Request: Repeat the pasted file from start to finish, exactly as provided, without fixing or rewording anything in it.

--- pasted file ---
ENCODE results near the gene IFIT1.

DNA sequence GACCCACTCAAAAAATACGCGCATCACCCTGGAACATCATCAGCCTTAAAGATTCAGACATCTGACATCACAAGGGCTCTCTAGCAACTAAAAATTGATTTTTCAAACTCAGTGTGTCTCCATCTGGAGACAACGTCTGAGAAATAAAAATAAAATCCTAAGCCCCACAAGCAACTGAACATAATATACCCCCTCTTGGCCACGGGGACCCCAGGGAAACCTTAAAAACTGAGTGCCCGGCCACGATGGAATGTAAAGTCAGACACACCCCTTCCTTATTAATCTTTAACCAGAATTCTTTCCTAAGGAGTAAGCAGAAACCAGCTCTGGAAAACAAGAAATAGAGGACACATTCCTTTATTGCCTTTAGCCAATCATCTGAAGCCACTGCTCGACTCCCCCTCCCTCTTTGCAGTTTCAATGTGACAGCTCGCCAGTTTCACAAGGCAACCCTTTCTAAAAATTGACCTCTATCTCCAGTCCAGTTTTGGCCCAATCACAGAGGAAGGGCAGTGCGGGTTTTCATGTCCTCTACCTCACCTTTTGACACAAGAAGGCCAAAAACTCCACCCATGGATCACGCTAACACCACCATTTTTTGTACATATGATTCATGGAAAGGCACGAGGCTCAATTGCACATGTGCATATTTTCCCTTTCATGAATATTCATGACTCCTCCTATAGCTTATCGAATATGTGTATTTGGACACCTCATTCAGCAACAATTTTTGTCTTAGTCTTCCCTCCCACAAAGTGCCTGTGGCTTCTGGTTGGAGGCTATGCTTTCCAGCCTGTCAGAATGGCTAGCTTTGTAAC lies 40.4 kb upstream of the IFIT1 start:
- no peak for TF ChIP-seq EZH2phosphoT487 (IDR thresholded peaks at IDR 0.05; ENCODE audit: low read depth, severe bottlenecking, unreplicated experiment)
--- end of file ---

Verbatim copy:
ENCODE results near the gene IFIT1.

DNA sequence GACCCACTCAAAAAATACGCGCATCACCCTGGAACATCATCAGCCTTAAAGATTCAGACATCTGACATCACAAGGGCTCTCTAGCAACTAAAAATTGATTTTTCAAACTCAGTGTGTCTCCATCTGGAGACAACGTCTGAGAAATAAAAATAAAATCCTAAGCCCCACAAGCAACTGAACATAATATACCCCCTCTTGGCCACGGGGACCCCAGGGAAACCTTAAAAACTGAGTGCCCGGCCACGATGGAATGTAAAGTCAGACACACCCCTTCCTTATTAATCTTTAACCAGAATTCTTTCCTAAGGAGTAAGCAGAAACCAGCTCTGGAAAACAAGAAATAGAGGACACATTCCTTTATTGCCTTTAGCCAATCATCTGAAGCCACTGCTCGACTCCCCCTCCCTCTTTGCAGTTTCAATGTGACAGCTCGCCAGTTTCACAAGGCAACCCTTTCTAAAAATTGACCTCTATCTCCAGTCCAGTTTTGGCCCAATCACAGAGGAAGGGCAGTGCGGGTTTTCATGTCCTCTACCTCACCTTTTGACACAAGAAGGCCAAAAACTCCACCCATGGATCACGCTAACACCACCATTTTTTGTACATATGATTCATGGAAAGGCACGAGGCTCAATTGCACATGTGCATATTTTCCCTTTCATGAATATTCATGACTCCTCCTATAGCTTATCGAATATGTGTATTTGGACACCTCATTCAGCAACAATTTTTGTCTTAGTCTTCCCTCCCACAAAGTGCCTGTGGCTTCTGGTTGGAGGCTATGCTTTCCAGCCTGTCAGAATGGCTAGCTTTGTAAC lies 40.4 kb upstream of the IFIT1 start:
- no peak for TF ChIP-seq EZH2phosphoT487 (IDR thresholded peaks at IDR 0.05; ENCODE audit: low read depth, severe bottlenecking, unreplicated experiment)